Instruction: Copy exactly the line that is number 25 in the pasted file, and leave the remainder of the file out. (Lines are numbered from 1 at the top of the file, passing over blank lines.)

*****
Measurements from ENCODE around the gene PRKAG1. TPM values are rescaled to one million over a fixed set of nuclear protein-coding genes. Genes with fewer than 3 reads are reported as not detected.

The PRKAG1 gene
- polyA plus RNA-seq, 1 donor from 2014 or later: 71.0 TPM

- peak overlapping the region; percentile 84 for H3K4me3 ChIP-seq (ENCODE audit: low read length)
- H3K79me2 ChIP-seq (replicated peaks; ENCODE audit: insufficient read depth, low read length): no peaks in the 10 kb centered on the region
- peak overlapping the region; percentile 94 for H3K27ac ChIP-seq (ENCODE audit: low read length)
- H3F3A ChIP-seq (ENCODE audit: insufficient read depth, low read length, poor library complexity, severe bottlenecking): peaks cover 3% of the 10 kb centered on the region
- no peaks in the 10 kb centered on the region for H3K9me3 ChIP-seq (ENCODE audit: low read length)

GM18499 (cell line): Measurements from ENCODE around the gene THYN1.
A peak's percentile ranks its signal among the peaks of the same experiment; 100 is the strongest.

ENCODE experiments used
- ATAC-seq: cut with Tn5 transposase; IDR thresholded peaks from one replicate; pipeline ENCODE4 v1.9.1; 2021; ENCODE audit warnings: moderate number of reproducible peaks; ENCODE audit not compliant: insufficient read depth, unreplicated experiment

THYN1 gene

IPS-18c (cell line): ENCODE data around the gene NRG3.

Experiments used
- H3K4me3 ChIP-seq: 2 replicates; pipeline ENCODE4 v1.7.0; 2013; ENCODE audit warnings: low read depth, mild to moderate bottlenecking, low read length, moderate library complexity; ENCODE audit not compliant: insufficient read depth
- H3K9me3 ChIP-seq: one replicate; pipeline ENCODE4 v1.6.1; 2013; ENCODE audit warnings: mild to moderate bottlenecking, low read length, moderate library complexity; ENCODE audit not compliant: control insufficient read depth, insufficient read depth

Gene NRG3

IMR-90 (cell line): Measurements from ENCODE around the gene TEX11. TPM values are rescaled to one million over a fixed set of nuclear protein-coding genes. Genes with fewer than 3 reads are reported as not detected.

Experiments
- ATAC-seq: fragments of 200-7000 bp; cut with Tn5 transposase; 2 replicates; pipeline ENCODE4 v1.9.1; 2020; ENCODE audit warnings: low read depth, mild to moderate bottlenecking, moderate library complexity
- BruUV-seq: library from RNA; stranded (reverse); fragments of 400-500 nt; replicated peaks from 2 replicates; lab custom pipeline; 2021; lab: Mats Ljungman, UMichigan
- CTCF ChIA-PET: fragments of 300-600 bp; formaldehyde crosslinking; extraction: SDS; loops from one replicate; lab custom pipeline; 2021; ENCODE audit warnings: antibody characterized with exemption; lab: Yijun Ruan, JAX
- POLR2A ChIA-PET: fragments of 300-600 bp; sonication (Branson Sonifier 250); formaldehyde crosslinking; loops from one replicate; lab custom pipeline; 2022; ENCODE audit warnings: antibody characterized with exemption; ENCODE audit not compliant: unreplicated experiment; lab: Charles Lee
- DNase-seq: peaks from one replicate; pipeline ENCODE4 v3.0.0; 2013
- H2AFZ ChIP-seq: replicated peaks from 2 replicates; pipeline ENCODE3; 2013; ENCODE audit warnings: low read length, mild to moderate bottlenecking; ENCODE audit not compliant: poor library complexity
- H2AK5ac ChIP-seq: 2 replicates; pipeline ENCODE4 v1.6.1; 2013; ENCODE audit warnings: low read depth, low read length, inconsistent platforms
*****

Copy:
- DNase-seq: peaks from one replicate; pipeline ENCODE4 v3.0.0; 2013